corenominal

Full stack web developer, interested in all the things, but especially the web, code, design, Linux, OS X, PHP, WordPress, JavaScript & robots.

Tagged: tips

The New Rules of Form Design image/svg+xml

Every day, we use forms for essential online activity. We fill them out to complete purchases; to sign up for email lists, social networks, and more; to participate in discussions; and to describe that oh-so-delicious looking photo of our lunch. It’s hardly hyperbole to say they’re the lifeblood of digital information sharing. For many years, however, with few improvements to be found, forms have been mired in working “well enough” but not exactly well. Now, modern techniques—when used correctly—allow designers to produce faster, easier, and more productive form experiences.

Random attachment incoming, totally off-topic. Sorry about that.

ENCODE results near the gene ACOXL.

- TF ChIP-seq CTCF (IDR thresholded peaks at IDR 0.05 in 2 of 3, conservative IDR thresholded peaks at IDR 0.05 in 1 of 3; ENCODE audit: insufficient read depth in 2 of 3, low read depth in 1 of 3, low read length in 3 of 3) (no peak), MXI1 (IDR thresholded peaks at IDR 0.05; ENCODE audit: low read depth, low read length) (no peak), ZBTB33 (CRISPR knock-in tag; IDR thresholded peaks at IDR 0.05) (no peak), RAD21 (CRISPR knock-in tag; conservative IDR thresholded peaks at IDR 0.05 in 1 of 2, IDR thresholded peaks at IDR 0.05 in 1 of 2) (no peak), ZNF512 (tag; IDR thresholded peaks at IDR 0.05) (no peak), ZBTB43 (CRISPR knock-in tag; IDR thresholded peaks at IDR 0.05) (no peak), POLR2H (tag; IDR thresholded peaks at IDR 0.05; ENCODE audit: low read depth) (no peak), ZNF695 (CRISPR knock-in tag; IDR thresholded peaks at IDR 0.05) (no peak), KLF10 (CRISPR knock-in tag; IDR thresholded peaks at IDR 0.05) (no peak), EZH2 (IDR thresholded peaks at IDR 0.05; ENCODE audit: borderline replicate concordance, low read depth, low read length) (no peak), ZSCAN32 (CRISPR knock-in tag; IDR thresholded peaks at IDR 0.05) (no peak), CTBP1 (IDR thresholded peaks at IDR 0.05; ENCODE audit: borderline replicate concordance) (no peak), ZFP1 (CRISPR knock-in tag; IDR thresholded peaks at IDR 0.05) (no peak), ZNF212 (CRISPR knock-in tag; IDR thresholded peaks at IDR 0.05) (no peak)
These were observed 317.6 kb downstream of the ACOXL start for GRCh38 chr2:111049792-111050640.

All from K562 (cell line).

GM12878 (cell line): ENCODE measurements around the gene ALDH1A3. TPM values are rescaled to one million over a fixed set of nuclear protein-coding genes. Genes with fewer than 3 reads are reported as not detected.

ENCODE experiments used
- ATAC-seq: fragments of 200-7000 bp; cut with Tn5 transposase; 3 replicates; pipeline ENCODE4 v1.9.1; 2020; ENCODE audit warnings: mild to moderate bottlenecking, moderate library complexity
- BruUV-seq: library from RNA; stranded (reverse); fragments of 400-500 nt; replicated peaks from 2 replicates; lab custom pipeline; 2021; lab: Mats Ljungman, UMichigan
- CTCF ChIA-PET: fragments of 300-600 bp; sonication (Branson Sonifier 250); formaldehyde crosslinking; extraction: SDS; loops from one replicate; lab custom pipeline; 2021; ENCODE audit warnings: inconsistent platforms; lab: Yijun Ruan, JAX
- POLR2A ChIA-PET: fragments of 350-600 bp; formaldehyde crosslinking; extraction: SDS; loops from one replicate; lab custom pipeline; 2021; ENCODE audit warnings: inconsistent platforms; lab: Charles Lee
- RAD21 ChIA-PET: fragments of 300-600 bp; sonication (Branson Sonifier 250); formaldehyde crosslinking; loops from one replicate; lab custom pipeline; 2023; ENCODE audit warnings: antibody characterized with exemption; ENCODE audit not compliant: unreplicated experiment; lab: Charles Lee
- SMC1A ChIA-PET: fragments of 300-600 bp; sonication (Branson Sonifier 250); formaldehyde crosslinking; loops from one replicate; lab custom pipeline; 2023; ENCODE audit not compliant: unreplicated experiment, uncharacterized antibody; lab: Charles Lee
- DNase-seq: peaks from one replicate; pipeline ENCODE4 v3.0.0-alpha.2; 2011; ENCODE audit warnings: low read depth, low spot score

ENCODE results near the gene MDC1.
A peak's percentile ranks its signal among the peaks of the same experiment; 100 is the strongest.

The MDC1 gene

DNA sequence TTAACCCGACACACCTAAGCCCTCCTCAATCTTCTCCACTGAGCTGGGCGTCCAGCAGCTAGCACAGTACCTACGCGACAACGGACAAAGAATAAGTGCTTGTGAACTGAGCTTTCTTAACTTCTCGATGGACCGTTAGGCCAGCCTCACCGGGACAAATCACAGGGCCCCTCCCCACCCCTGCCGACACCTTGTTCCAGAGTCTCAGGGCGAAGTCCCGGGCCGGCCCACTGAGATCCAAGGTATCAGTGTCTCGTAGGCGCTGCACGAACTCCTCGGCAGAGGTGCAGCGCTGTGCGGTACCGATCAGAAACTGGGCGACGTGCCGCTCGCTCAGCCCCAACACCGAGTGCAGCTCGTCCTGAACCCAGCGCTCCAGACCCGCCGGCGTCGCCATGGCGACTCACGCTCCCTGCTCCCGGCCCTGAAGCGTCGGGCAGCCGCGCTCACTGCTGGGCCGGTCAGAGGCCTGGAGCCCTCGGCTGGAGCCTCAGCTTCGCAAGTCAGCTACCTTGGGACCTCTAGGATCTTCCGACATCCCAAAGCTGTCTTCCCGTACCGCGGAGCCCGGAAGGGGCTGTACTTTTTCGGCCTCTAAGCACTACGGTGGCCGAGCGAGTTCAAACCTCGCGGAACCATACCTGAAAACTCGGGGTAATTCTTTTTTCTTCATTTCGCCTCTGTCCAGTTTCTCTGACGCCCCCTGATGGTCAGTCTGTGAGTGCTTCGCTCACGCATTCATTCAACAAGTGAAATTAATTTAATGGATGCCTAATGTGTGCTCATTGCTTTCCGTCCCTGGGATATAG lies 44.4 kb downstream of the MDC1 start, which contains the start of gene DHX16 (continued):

Some good tips on how to design better web forms. FWIW, I really dislike filling out forms, so if you’re a web designer and you’re reading this, please follow the tips in the article. Kthxbai.

Use Cases for Fixed Backgrounds in CSS image/svg+xml

The background-attachment property has never seemed all that useful to me. I have always looked at it as some sort of old school design trick from the GeoCities days to get a repeating background to stay in place during scroll. Turns out a background with a fixed position can be much more useful than that.

Some nifty examples of the background-attachment CSS property. I really like how you can use this to achieve a fairly dramatic effect with relatively little effort.

45 Github Issues Dos and Don’ts image/svg+xml

Some great tips on how to behave on GitHub. I particularly like the “Being a Decent Human Being” tips, including:

Do be charitable with your interpretation of others’ words. For example, reasonable interpretations of “What do you not understand?” include a condescending insult or hurried clarification attempt. But the most charitable interpretation is that it is an open ended invitation to be a data point used to improve the documentation. With global diversity of personalities and cultures participating in open source and the low emotional density of written text, always default to the most charitable interpretation of others’ words.